Ethics Tweet Of The Month

Patrick was the long-time blogging partner of Ken White on Popehat.

Haberman, currently employed by the New York Times to manufacture negative news stories about President Trump, was fully engaged in trying to re-elect Barack Obama by spinning everything about Mitt Romney’s 2012 campaign as negative. Seven years after participating in one of the most disgracefully biased Presidential campaign coverage jobs by the news media in U.S. history, Haberman now evinces regret. Unbelievable. I suppose seven years from now, after the nation has been torn apart by hyper-partisan violence arising from the Left’s media-enabled coup attempts, Haberman will tell us that, upon reflection, that her shameless peddling of “resistance” narratives and Big Lies may not have been such a good idea.



A Disappointing and Damaging Ethics Dunce: The Obama Campaign

No matter who wins the Presidency on November 6, one thing is for certain. We now can be sure that the day will come when a future Presidential campaign runs an ad that concludes, “Don’t vote for him: he’s an asshole!” For that, we will be able to place the blame on, of all people, Barack Obama, and his 2012 campaign. This is the same Barack Obama who promised, the first time he was running for President, to change the tone in Washington; the same President Obama who told a group in 2010…

“But there is a sense that something is different now, that something is broken, that those of us in Washington are not serving the people as well as we should,” Mr. Obama said. “At times, it seems like we are unable to listen to one another, to have at once a serious and civil debate. This erosion of civility in the public square sows division and cynicism among our citizens. It poisons the well of public opinion….Civility is not a sign of weakness.”

Yet his 2012 campaign’s embrace of gutter-level name calling and divisive rhetoric, with the full participation of both the President and the Vice-President, has guaranteed that the tone Obama promised to change will change for the worse, and that the well of public opinion will be more toxic than ever. Continue reading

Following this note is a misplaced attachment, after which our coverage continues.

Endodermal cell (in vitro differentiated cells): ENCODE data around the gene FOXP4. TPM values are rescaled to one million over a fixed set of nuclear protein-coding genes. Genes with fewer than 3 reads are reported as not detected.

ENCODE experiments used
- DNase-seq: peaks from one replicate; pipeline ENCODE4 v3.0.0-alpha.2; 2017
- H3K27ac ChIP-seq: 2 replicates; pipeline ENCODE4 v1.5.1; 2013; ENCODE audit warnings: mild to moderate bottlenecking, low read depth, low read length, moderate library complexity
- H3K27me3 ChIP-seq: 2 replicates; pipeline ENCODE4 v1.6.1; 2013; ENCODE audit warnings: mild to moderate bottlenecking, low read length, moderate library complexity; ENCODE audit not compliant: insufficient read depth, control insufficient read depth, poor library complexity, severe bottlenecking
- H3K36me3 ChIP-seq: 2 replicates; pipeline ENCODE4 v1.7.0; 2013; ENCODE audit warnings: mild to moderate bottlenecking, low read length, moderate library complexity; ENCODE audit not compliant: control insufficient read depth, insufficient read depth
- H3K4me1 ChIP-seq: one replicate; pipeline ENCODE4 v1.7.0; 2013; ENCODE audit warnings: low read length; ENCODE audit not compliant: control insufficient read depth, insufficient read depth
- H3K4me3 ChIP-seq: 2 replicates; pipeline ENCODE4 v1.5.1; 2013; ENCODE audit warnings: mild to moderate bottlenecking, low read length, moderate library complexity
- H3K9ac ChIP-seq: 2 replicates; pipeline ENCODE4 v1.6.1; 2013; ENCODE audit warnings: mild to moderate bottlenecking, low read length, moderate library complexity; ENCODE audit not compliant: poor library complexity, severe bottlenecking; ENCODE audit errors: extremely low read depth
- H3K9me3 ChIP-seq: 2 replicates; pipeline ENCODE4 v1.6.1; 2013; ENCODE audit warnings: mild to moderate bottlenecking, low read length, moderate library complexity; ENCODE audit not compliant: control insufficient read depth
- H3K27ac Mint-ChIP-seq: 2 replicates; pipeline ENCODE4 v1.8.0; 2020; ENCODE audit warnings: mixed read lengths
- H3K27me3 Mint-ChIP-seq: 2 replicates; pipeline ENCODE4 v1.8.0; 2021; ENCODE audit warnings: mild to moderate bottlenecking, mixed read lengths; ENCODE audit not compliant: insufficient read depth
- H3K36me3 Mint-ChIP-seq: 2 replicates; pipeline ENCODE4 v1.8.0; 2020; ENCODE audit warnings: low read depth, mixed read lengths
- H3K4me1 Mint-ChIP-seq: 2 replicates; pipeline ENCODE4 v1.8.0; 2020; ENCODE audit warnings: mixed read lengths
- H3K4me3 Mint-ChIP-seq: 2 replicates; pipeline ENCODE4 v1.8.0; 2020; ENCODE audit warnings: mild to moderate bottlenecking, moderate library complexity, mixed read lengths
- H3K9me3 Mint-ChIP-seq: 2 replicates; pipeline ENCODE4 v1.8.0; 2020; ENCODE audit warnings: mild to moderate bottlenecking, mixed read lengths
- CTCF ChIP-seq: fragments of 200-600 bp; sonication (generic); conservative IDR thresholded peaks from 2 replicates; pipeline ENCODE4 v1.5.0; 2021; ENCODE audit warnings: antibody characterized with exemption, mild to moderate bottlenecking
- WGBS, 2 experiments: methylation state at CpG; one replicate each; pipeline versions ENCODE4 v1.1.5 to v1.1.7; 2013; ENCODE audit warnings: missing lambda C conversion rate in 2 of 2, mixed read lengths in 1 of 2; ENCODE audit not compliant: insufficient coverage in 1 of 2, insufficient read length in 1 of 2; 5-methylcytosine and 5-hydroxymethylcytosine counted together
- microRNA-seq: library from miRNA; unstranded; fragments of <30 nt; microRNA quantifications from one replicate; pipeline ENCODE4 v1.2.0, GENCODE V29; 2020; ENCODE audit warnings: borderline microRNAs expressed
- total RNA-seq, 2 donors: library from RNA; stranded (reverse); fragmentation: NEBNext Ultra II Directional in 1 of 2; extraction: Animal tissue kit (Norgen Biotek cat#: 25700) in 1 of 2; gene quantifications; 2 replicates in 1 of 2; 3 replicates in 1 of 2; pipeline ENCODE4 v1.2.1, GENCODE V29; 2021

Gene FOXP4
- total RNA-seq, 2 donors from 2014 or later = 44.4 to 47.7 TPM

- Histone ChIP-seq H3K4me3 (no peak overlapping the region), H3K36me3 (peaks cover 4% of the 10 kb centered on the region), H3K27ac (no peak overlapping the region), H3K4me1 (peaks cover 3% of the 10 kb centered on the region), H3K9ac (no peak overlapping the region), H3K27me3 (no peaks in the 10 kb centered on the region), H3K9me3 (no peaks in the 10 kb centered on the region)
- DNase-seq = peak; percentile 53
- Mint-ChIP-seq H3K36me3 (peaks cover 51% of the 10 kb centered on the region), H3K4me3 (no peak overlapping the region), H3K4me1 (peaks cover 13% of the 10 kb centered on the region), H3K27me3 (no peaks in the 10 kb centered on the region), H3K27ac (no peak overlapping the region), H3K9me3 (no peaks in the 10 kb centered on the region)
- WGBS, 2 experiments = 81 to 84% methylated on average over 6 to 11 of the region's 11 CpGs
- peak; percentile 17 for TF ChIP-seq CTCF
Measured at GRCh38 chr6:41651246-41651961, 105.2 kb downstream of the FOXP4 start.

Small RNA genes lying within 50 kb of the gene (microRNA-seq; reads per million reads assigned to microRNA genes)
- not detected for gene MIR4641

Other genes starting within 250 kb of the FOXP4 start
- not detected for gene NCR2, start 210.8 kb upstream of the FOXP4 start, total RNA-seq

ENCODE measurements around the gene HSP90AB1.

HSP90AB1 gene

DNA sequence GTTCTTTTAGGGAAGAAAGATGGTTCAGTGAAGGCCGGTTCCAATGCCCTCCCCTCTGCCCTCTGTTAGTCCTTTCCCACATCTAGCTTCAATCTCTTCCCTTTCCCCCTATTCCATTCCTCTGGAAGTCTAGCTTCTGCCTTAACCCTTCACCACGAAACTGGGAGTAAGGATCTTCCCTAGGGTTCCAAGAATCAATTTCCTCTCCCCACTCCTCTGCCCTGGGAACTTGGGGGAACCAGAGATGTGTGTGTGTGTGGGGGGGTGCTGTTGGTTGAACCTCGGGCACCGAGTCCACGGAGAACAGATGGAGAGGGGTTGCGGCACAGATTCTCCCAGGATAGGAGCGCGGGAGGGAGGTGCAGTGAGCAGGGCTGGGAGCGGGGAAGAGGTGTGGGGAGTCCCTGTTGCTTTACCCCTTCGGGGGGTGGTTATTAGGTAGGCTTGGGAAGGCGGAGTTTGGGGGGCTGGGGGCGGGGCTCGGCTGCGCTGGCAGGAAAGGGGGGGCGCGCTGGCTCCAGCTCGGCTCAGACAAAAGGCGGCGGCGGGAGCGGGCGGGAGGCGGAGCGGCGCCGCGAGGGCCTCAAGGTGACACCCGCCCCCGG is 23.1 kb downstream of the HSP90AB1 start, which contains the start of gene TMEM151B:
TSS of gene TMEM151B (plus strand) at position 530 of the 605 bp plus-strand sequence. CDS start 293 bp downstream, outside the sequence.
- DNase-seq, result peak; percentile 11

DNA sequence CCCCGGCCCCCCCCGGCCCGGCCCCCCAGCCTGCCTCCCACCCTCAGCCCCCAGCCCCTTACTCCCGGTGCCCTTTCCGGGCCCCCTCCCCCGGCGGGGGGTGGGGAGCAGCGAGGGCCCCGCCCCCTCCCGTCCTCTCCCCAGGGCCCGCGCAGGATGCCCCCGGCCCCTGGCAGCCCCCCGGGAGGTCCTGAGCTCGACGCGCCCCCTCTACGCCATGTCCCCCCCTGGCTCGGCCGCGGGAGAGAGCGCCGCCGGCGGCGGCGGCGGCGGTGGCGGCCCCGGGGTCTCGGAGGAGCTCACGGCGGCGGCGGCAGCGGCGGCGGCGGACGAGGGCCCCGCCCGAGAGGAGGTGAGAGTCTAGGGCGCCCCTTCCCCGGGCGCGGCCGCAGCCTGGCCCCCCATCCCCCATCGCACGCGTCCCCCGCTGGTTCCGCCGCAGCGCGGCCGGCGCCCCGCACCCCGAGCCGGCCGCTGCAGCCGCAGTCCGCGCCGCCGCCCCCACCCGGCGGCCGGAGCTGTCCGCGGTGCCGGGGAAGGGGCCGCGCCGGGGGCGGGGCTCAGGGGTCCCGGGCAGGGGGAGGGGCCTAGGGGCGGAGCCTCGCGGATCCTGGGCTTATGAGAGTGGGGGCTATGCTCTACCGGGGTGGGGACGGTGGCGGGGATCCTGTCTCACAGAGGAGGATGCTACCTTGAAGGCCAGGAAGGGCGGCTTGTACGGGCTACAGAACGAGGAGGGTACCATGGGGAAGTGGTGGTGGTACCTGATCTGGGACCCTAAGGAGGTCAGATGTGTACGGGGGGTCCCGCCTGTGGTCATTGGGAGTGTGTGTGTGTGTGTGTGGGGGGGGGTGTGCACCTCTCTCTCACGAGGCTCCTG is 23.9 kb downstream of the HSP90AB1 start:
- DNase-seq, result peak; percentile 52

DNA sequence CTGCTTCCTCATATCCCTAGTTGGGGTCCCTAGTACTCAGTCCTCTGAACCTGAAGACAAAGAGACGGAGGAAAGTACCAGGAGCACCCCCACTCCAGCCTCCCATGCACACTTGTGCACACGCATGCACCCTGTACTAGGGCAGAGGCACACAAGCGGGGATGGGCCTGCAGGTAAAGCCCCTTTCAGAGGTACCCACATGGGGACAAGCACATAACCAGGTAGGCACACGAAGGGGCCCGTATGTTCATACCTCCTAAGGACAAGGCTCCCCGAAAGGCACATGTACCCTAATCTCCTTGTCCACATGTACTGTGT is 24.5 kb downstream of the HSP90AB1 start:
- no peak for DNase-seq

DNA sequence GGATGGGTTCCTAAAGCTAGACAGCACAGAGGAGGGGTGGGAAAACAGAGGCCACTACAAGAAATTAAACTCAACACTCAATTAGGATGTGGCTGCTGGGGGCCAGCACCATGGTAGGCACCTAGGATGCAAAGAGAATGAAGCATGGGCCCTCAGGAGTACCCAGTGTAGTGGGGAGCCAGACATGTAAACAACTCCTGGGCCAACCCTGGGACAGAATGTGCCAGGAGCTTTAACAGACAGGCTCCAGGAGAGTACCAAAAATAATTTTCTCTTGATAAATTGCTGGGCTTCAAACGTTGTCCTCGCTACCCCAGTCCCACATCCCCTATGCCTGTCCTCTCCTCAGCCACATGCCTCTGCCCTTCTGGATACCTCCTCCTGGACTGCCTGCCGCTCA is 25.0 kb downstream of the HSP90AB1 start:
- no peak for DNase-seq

Ethics Alarms Verdicts: The Second Debate

Some Ethics-related conclusions on Wednesday’s second Presidential debate:

Were the candidates uncivil?

I didn’t think so. There were a lot of Twitter comments about Gov. Romney being disrespectful to the President. The deference due to the President of the United States isn’t an issue when debates hew to the formal, detached format of the past. In those debates, the tone of the exchanges are so muted that the two candidates could be in different time zones. Once a different tone is set, with either candidate directly challenging statements while the other candidate is speaking, that tradition has fled, as it did last night. The challenger to a sitting President can hardly be told that he needs to be deferential in a debate; that is the equivalent of asking him to fight with one hand tied behind his back. I thought that both candidates were within the bounds of civility under the circumstances. It was certainly not the civility that I complimented in the second debate—it was a heated, sometimes rancorous argument, but it was the argument of two passionate, forceful, serious public servants, and it served the public well. Neither candidate displayed the contemptuous, rude attitude that Joe Biden adopted in the Vice-Presidential debate. Biden crossed the civility line, but the President and his challenger did not.

Was the moderator biased? Continue reading

Debate Alarm: The Fake Statistic Strikes Again


That damn statistic again. Well, there goes THAT head!